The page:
Plagiarism in the fashion industry has become a major concern for designers over the past few years. However, it now appears that the issue is not just solely stemming from fast fashion brands or affecting only the smaller designers.
Earlier this month, model Emily Ratajkowski debuted her first fashion design endeavor, Inamorata Swimwear—and it seems that some of those designs may not have been hers. According to Business of Fashion, just one day after the November 16 launch, Ratajkowski received a cease-and-desist letter from fashion designer Lisa Marie Fernandez, claiming that two of her six designs too closely resemble those of Fernandez from years before.
Fernandez, whose namesake collection is best known for playful and feminine swimwear, claims that Ratajkowski's $160 Cardiff one-piece and $80 Vulcan top are copycat designs of her Poppy one-piece and Leandra bikini top which sell for $455 and $395, respectively.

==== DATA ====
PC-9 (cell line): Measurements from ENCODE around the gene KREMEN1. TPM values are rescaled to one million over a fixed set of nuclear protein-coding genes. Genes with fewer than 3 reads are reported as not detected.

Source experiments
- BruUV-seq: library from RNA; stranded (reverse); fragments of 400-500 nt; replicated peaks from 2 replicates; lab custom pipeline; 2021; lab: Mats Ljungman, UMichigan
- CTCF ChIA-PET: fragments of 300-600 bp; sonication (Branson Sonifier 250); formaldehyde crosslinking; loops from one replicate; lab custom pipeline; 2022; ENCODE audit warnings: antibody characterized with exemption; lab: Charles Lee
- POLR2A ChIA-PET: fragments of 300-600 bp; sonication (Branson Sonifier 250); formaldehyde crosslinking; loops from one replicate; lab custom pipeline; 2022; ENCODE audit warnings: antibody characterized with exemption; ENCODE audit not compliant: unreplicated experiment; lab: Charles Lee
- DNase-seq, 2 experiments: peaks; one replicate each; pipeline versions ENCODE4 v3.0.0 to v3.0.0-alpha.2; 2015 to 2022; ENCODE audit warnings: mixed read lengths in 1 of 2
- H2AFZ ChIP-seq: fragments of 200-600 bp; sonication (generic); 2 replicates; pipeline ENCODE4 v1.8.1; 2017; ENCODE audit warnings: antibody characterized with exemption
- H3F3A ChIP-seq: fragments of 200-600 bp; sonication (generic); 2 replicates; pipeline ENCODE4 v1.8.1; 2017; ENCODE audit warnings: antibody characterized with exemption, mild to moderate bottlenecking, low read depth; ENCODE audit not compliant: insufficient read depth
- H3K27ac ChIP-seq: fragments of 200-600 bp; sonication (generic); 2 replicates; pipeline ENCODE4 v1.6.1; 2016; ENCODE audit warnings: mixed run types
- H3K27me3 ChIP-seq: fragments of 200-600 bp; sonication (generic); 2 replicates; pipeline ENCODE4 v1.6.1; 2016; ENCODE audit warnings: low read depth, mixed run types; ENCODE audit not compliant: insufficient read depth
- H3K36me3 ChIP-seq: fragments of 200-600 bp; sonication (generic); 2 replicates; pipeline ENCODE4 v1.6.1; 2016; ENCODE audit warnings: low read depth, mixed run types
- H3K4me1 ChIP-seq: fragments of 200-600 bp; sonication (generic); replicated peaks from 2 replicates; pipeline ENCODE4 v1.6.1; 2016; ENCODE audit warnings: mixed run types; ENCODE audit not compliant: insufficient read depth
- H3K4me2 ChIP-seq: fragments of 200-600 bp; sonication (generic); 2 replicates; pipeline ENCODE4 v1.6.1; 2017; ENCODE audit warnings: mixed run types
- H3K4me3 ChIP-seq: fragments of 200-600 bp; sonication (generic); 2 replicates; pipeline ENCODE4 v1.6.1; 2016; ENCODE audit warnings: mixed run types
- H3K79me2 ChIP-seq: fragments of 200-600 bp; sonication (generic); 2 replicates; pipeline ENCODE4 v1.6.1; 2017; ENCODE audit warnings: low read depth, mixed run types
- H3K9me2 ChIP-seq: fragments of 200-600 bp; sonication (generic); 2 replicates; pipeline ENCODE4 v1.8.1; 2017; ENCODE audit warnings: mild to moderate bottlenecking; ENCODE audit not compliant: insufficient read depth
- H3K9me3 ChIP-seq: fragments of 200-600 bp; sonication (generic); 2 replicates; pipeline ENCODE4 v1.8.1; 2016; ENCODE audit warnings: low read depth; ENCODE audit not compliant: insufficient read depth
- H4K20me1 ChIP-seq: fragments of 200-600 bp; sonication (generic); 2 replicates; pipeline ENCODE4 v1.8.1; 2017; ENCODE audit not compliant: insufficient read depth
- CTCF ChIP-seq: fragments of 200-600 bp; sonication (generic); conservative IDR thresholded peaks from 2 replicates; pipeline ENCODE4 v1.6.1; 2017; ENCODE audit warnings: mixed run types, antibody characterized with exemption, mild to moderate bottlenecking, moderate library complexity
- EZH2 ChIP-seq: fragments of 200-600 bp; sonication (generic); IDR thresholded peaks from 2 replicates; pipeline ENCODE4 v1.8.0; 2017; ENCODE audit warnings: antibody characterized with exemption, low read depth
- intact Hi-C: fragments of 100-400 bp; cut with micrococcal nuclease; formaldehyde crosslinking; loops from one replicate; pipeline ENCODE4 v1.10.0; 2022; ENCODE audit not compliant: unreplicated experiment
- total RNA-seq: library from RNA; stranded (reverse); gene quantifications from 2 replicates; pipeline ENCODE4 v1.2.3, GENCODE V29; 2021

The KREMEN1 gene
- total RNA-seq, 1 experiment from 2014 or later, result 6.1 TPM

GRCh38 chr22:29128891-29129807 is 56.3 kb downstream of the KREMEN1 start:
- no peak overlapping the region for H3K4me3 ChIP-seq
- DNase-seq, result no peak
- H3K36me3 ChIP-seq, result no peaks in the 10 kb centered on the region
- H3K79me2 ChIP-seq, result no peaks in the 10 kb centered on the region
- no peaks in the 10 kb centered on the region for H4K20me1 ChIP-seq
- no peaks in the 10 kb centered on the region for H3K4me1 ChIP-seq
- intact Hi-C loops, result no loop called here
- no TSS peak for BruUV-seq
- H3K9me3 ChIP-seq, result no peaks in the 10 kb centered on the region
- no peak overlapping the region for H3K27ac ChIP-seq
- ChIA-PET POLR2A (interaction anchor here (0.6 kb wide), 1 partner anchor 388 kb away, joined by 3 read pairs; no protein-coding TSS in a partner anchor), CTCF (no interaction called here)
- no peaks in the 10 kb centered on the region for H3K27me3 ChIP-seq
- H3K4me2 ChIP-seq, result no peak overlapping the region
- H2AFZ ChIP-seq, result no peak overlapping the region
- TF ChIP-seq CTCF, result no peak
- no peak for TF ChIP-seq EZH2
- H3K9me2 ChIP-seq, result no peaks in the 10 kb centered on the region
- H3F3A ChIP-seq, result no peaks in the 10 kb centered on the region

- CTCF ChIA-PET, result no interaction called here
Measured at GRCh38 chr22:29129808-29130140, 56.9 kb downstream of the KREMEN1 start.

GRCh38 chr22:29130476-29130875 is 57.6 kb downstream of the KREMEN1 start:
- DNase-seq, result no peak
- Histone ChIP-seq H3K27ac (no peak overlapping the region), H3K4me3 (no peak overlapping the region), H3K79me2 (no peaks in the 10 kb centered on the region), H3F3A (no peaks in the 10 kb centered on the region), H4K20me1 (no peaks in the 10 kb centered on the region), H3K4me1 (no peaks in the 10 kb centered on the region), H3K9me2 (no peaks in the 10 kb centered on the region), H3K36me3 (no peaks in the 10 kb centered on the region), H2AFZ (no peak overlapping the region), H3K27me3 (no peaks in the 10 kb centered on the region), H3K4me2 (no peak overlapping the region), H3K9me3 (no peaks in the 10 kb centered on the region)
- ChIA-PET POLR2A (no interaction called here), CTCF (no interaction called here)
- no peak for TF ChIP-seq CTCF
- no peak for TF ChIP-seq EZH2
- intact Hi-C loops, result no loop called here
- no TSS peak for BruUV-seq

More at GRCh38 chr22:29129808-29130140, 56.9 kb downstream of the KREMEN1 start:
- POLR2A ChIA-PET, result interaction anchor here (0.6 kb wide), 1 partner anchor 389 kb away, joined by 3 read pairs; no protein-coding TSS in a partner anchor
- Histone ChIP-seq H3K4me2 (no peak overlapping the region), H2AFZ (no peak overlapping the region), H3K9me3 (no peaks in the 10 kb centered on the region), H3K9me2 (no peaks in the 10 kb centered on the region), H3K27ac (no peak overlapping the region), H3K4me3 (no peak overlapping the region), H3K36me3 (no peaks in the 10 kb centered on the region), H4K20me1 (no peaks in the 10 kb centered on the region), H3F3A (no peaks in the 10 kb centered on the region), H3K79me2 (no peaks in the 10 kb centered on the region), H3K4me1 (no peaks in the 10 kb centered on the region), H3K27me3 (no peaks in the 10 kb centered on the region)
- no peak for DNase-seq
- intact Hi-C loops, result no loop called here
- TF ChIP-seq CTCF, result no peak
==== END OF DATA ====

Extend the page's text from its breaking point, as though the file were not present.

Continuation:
Photos via Forward by Elyse Walker/Inamorata Swimwear
As BoF explains, the United States doesn’t have any copyright protections for physically functional items (such as clothing), so normally that would mean that Fernandez wouldn’t have a case. However, since the designer registers her designs for protection under the EU and Inamorata is a brand that ships internationally, she was able to invoke the two European Union Community Design Registration certificates that she registered for these pieces back in May 2015.
Whether or not Ratajkowski actually knocked off Fernandez’s designs remains unclear and a statement has yet to be made from her or Inamorata.
Fernandez has called out alleged copycats in the past—such as H&M, and others—but hasn’t ever had to take any legal action, as the designs in question have always been taken down immediately. We’ll be curious to see how this case goes.
Correction: An earlier version of this post said that Fernandez had also cited Solid & Striped as copycats, but that isn't the case.